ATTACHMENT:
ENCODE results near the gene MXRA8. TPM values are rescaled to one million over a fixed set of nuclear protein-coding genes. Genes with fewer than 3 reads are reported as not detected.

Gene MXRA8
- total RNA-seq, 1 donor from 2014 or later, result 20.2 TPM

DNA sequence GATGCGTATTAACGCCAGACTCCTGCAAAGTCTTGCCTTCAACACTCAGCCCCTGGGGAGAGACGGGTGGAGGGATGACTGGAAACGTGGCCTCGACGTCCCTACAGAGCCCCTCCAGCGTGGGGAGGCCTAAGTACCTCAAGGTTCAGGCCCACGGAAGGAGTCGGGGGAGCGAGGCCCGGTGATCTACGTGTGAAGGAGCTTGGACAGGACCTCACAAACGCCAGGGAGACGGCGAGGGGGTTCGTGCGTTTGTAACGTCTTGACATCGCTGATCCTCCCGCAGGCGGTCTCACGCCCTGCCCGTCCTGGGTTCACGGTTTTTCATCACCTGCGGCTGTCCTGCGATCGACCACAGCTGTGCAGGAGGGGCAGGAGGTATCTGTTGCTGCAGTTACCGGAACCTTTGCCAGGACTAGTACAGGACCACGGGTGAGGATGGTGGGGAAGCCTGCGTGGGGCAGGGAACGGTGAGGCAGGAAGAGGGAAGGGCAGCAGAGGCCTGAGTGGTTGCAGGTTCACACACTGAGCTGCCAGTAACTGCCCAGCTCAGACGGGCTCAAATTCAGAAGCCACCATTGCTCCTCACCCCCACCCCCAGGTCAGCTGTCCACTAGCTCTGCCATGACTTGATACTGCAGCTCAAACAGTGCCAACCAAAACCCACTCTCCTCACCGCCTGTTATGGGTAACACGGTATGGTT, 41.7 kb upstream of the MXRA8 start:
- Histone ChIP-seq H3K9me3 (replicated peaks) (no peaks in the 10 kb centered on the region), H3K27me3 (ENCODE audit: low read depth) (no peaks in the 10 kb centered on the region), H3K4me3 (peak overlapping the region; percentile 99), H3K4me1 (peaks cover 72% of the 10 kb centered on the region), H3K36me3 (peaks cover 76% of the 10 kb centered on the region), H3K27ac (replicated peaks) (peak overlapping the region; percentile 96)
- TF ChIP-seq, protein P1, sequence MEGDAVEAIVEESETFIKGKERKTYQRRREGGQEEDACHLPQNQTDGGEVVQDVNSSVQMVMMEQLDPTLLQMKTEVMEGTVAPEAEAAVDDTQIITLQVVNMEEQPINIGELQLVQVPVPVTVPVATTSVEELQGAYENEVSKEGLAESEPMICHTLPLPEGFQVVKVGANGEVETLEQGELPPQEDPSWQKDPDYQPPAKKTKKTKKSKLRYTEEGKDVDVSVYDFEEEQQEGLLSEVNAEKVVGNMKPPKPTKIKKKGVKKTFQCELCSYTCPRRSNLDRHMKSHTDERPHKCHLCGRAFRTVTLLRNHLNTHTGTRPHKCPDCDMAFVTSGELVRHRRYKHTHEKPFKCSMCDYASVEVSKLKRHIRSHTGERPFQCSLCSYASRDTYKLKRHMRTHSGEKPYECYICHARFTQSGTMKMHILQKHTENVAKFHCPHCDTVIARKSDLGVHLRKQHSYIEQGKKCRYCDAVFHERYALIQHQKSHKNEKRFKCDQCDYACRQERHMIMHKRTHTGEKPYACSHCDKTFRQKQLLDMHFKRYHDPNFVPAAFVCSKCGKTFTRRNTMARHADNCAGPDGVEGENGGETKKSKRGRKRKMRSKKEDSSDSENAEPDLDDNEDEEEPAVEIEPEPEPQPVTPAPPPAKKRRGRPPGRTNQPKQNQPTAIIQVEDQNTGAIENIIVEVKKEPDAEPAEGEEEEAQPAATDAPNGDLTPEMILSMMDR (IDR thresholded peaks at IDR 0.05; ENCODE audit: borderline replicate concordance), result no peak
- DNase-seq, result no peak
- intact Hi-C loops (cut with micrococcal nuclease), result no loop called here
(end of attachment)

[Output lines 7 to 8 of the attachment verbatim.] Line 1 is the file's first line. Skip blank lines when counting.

- DNase-seq, result no peak
- intact Hi-C loops (cut with micrococcal nuclease), result no loop called here